*Transactions
of the American Mathematical Society* 14 (Jan., 1913).

**RIGHT TRIANGLE** is found in Chauvenet, *A Treatise on Elementary
Geometry* (1870): "A right triangle is one which has a right angle;
as MNP, which is right-angled at N." [Tom Foregger].

*Right angled triangle* appears in *Elements of Plane Geometry,
Part I, with an appendix on Mensuration* by Thomas Hunter (1871) [Tom
Foregger].

The term **RING** (*Zahlring*) was coined by David Hilbert (1862-1943)
in the context of algebraic number theory [See "Die Theorie der algebraische
Zahlkoerper," *Jahresbericht der Deutschen Mathematiker Vereiningung,*
Vol. 4, 1897]. Richard Dedekind (1831-1916) was first to introduce the
concept of a ring. The first axiomatic definition of a ring was given in
1914 by A. A. Fraenkel (1891-1965) in an essay in *Journal fuer die reine
und angewandte Mathematik* (A. L. Crelle), vol. 145, 1914. (This entry
contributed by Julio González Cabillón.)

**ROLLE'S THEOREM.** According to Cajori (1919, page 224) the term
was first used in 1834 by Moritz Wilhelm Drobisch (1802-1896).

According to the DSB (article: "Rolle"), the term was first used in 1846 by Giusto Bellavitis (1803-1880).

**ROMAN NUMERAL** is found in 1735 in *Phil. Trans.* xxxix,
139 (OED2).

The term **ROOT** was used by al-Khowarizmi; the word is rendered
*radix*
in Robert of Chester's Latin translation of the algebra of al-Khowarizmi.
*Radix* also is used in translations from Arabic to Latin by John
of Seville, Gerard of Cremona, and Leonardo of Pisa. For an early English
use of *root,* see *addition.*

**ROOT TEST** appears in 1937 in *Differential and Integral Calculus,*
2nd. ed. by R. Courant [James A. Landau].

**ROTUNDUM** is a Latin word introduced by Peter Ramus (1515-1572)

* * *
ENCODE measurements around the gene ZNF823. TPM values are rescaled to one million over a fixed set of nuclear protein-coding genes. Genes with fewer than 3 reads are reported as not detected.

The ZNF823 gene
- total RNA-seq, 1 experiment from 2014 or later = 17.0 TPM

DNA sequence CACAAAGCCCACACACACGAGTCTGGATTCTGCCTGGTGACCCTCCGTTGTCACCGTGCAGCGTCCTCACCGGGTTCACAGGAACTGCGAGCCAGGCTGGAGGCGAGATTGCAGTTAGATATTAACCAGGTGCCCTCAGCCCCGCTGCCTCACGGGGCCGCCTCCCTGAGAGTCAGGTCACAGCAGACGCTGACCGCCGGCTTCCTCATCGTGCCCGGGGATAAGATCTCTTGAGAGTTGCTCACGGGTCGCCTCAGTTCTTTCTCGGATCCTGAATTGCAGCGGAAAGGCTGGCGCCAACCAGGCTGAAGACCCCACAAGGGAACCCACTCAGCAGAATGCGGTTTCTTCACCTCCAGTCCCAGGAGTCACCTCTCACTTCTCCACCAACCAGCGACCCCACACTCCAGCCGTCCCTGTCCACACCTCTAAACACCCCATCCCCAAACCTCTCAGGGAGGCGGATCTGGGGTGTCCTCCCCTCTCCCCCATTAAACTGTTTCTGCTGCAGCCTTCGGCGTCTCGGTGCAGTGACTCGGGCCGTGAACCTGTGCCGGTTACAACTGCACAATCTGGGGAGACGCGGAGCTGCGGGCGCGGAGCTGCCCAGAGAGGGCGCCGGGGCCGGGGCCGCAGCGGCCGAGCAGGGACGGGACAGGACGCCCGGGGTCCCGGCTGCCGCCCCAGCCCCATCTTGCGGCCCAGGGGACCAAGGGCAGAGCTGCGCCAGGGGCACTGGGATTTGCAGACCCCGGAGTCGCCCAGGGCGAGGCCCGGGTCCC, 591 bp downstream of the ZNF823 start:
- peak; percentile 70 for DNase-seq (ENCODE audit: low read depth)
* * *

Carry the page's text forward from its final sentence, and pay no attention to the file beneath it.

to refer to the circle or the sphere (DSB).

**RULE OF FALSE POSITION.** The Arabs called the rule the *hisab
al-Khataayn* and so the medieval writers used such names as *elchataym.*

Fibonacci in the Liber Abaci has a heading *De regulis elchatayn.*

In his *Suma* (1494) Pacioli used *el cataym.*

Peletier (1549, 1607 ed., p. 269) used "Reigle de Faux, mesmes d'une Position."

Trenchant (1566; 1578 ed., p 223) used "La Reigle de Faux."

Baker (1568; 1580 ed., fol. 181) used "Rule of falshoode, or false positions" (Smith vol. 2, page 438).

Suevus (1593, p. 377) used "Auch Regula Positionum genant."

The term **RULE OF THREE** was used by Brahmagupta (c. 628) and by
Bhaskara (c. 1150) (Smith vol. 2, page 483).

From Smith (vol. 2, pp. 484-486):

Robert Recorde (c. 1542) calls the Rule of Three "the rule of Proportions, whiche for his excellency is called the Golden rule," although his later editors called it by the more common name. Its relation to algebra was first strongly emphasized by Stifel (1553-1554). When the rule appeared in the West, it bore the common Oriental name, although the Hindu names for the special terms were discarded. So highly prized was it among merchants, however, that it was often called the Golden Rule, a name apparently in special favor with the better mathematical writers. Hodder, the popular English arithmetician of the 17th century, justifies this by saying: "The Rule of Three is commonly called,Abraham Lincoln (1809-1865) used the term in a autobiography he wrote on December 20, 1859:The Golden rule; and indeed it might be so termed; for as Gold transcends all other mettals, so doth this Rule all others in Arithmetick." The term continued in use in England until the end of the 18th century at least, perhaps being abandoned because of its use in the Church.

There were some schools, so called; but no qualification was ever required of a teacher beyond "readin, writin, and cipherin" to the Rule of Three. If a straggler supposed to understand latin happened to sojourn in the neighborhood, he was looked upon as a wizzard. There was absolutely nothing to excite ambition for education. Of course when I came of age I did not know much. Still somehow, I could read, write, and cipher to the Rule of Three; but that was all. I have not been to school since. The little advance I now have upon this store of education, I have picked up from time to time under the pressure of necessity.The term

Notons que dans l'ouvrage de Runge et König de 1924, la méthode à laquelle Kutta a abouti est appellé méthode de Runge-Kutta ([19], p. 286.The bibliography quote is: [19] C. Runge et H. König, Vorlesungen über numerisches Rechnen, Springer, Berlin, 1924. [This information was provided by Manoel de Campos Almeida.]